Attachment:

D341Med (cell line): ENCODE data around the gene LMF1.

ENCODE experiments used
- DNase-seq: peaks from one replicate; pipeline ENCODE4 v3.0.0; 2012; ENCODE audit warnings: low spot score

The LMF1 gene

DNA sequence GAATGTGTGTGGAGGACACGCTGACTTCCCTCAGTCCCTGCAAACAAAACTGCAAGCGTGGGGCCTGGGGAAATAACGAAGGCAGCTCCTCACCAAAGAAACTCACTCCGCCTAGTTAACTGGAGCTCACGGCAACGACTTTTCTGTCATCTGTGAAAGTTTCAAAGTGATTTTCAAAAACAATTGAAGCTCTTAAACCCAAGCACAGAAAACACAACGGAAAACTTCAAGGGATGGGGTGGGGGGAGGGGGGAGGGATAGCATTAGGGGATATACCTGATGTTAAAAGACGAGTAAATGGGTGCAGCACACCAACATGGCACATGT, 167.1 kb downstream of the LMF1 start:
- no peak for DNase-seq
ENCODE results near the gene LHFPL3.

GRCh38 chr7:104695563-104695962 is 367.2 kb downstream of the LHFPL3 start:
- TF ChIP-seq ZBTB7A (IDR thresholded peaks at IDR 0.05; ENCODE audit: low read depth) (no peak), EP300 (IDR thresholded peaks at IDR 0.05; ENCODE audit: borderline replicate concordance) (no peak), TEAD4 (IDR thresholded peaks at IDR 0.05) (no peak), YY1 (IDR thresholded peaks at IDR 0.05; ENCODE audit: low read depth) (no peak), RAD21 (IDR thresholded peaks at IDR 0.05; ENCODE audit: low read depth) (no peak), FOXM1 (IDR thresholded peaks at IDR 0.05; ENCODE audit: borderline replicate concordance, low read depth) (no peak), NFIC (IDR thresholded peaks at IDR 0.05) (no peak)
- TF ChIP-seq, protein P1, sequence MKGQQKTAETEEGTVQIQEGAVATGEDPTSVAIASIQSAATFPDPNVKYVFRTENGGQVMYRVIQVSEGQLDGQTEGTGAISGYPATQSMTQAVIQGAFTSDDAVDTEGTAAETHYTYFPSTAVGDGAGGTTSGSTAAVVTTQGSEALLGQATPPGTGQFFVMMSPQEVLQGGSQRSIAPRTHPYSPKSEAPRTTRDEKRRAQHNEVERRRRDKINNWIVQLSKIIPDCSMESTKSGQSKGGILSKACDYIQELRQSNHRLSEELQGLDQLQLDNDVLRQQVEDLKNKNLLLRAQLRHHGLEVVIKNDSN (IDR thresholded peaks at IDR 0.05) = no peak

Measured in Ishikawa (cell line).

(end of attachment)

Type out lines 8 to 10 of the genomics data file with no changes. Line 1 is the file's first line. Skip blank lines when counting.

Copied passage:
GRCh38 chr7:104695563-104695962 is 367.2 kb downstream of the LHFPL3 start:
- TF ChIP-seq ZBTB7A (IDR thresholded peaks at IDR 0.05; ENCODE audit: low read depth) (no peak), EP300 (IDR thresholded peaks at IDR 0.05; ENCODE audit: borderline replicate concordance) (no peak), TEAD4 (IDR thresholded peaks at IDR 0.05) (no peak), YY1 (IDR thresholded peaks at IDR 0.05; ENCODE audit: low read depth) (no peak), RAD21 (IDR thresholded peaks at IDR 0.05; ENCODE audit: low read depth) (no peak), FOXM1 (IDR thresholded peaks at IDR 0.05; ENCODE audit: borderline replicate concordance, low read depth) (no peak), NFIC (IDR thresholded peaks at IDR 0.05) (no peak)
- TF ChIP-seq, protein P1, sequence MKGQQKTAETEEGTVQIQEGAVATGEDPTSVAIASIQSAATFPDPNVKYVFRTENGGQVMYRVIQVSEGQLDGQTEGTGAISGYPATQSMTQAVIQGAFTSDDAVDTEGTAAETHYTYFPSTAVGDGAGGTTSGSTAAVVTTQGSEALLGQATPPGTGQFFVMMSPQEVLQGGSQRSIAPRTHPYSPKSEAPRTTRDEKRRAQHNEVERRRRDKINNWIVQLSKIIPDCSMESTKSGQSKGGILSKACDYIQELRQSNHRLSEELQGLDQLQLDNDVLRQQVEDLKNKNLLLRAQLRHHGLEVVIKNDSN (IDR thresholded peaks at IDR 0.05) = no peak